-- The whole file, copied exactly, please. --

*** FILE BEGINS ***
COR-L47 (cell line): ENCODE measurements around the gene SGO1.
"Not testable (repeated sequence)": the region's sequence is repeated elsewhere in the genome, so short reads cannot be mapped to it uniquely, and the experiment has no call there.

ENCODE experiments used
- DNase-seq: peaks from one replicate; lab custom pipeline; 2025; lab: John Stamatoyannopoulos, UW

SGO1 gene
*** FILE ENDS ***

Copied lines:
COR-L47 (cell line): ENCODE measurements around the gene SGO1.
"Not testable (repeated sequence)": the region's sequence is repeated elsewhere in the genome, so short reads cannot be mapped to it uniquely, and the experiment has no call there.

ENCODE experiments used
- DNase-seq: peaks from one replicate; lab custom pipeline; 2025; lab: John Stamatoyannopoulos, UW

SGO1 gene